Your husband, being 28 years old, is by no means aged, and I trust that you are young couple seeking infertility treatment. You should be seeking the appropriate doctor with appropriate expertise to assist you. A second opinion is always a good thing, and I believe this is what you are doing by seeking additional information from us.

Your husband has undergone treatment for varicocele and I hope that it is successful.

The recommendations for pursuing IUIs can assist both of you by correcting your husband's seminal deficiencies and possibly fine tuning your ability to produce an egg every month and release it. The Clomid treatment is for you to ensure proper ovulation induction (produce an egg), but you need to remember that producing an egg alone is not good enough. You must release that egg at the proper time of ovulation in order for the female factor to be doing her "home work" properly. One must realize that IUI treatment of infertility, although it may sound simple, it can be very tricky if any of the steps for ovulation induction, prediction, IUI insemination and subsequent embryonic implantation are not taking place properly and (just as importantly) are not monitored properly. Going to the right doctor can make the difference. Have faith in your physician, but also feel comfortable inquiring about the various steps of your infertility treatment. If everything goes well and all deficiencies are corrected your chances for pregnancy every time you attempt an IUI (per cycle) are no more than 25 percent.

Please do not lose focus, remain committed, and have faith in you, your husband and your treating physician. I wish you all the best for a very positive and prolific future.

Dr. Panayiotis Zavos
Director, Andrology Institute of America
Associate Director, Kentucky Center for Reproductive Medicine & IVF

Dear Doctor,
I had my first IUI a couple of months ago with no success. Since my insurance does not cover any infertility treatment, I was wondering if we could do without the "sperm washing" portion of this procedure. When we asked the nurse about this, she told us that I would go into shock if we did not wash the sperm. Could you please explain this to me? I don't understand why in the doctor's office I would go into shock when I don't go into shock at home when we have sex. Thanks!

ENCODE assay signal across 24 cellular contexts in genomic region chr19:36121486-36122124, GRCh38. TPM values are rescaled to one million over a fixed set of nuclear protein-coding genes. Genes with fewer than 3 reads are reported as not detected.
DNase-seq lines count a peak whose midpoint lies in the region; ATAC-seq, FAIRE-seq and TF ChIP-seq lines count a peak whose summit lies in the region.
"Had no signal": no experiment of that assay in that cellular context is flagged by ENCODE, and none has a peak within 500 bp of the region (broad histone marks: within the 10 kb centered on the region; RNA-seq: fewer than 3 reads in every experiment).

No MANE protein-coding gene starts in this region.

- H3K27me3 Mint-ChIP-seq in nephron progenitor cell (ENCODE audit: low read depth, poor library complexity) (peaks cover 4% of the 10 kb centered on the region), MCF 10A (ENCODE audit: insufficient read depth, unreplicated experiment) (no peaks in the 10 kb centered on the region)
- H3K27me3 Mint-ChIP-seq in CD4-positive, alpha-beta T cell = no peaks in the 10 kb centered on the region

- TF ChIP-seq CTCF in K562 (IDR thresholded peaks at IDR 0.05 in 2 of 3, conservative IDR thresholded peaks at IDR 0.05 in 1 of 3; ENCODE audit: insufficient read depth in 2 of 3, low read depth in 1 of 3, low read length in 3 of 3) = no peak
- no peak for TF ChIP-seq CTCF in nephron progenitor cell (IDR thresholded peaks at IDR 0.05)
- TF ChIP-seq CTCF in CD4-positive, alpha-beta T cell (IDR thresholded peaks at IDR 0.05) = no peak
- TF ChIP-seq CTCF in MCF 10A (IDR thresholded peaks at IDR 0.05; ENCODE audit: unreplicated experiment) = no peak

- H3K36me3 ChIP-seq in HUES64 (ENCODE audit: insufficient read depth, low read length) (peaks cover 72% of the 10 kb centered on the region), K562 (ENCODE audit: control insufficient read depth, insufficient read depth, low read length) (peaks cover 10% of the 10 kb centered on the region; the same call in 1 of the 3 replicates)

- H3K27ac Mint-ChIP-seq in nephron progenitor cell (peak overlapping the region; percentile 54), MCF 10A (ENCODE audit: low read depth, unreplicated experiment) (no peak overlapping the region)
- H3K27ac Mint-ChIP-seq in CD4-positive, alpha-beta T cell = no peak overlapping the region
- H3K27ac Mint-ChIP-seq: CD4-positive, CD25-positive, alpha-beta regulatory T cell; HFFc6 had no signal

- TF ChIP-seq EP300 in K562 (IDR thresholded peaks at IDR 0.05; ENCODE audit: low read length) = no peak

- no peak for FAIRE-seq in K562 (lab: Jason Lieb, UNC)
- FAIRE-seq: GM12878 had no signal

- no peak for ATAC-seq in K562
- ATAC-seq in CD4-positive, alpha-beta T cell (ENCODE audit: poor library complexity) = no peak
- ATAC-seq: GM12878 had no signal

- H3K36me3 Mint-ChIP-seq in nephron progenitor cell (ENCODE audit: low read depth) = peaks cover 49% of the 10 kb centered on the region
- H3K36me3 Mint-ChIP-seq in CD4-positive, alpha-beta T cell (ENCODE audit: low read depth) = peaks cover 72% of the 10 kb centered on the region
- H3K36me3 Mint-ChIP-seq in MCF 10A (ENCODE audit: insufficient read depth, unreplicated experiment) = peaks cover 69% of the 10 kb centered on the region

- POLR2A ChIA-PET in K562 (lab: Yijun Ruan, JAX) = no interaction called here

The semen must be washed to remove certain substances, such as prostaglandins, that would cause a terrible allergic reaction if injected directly into the uterus. During intercourse, these substances would remain in the vagina, and not climb up to the uterus in high enough concentrations to cause problems.

Alan B. Copperman, M.D.
Director, Mount Sinai ART Program
New York, NY

My husband and I have been trying to conceive for 6 1/2 years (since I was 19 - him 24). We did basal charts, progesterone test, and hysterosalpenogram (spelling?). Everything shows to be normal. My doctor recently moved so I have to find a new doctor. Should I just go ahead to an infertility clinic (1hr away) or a local doctor I found who has done much treatment in infertility? Also, what would you suggest as a game plan? My doctor who moved said the next step for me would be laproscopy. I feel as though there are many other "smaller" tests which have not been done which would cost alot less. What do you suggest?

Dear Patient:
Thank you for your note that I read with interest. I don't believe a laparoscopy would be a reasonable next step in your testing or therapy. I don't believe that going through other steps that are not proven to be extremely successful would be reasonable either.

I believe that the next step should be to make an accurate diagnosis. We should be able to accurately list the reason for your infertility. Then, by correcting them, you should be successful.

Please fill out the enclosed preliminary questionnaire and email your address so we can send you more detailed questionnaires. This will allow us to have a more accurate view of the potential reasons that contribute to your infertility.

Before suggesting any testing, I would prefer to carefully review your medical records. If you can either mail or fax a copy to me (615-321-8877) I would really appreciate it. Please would you kindly fill out the questionnaires that I am attaching. This will allow us to outline the therapy to you.

We must rule out any other factors if we expect a high success rate per treatment action (in our program there are only 1.2 treatment actions per birth, including patients up to age 44 using their own egg and 54 using egg donation).

Jaime Vasquez, M.D.
Voice: (615) 321-8899 ~ FAX: (615) 321-8877